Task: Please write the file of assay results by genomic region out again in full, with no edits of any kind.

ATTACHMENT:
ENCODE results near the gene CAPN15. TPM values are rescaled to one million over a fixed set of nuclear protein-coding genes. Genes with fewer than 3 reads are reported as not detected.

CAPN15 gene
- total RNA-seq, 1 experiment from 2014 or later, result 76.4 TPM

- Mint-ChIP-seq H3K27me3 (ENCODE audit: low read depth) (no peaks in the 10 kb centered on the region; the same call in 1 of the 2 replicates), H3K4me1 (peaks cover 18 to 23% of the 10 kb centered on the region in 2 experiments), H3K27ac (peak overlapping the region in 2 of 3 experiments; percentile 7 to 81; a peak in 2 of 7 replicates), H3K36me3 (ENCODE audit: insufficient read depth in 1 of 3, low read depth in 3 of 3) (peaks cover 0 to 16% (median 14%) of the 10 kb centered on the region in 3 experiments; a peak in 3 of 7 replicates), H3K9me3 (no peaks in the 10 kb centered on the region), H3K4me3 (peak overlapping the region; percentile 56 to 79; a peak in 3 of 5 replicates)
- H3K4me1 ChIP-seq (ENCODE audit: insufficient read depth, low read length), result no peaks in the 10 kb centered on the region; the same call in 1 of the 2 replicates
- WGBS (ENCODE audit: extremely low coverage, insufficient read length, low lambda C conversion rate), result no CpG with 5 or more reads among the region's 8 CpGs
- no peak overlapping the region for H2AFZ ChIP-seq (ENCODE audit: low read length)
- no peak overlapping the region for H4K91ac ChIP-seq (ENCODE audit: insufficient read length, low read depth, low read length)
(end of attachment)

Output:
ENCODE results near the gene CAPN15. TPM values are rescaled to one million over a fixed set of nuclear protein-coding genes. Genes with fewer than 3 reads are reported as not detected.

CAPN15 gene
- total RNA-seq, 1 experiment from 2014 or later, result 76.4 TPM

- Mint-ChIP-seq H3K27me3 (ENCODE audit: low read depth) (no peaks in the 10 kb centered on the region; the same call in 1 of the 2 replicates), H3K4me1 (peaks cover 18 to 23% of the 10 kb centered on the region in 2 experiments), H3K27ac (peak overlapping the region in 2 of 3 experiments; percentile 7 to 81; a peak in 2 of 7 replicates), H3K36me3 (ENCODE audit: insufficient read depth in 1 of 3, low read depth in 3 of 3) (peaks cover 0 to 16% (median 14%) of the 10 kb centered on the region in 3 experiments; a peak in 3 of 7 replicates), H3K9me3 (no peaks in the 10 kb centered on the region), H3K4me3 (peak overlapping the region; percentile 56 to 79; a peak in 3 of 5 replicates)
- H3K4me1 ChIP-seq (ENCODE audit: insufficient read depth, low read length), result no peaks in the 10 kb centered on the region; the same call in 1 of the 2 replicates
- WGBS (ENCODE audit: extremely low coverage, insufficient read length, low lambda C conversion rate), result no CpG with 5 or more reads among the region's 8 CpGs
- no peak overlapping the region for H2AFZ ChIP-seq (ENCODE audit: low read length)
- no peak overlapping the region for H4K91ac ChIP-seq (ENCODE audit: insufficient read length, low read depth, low read length)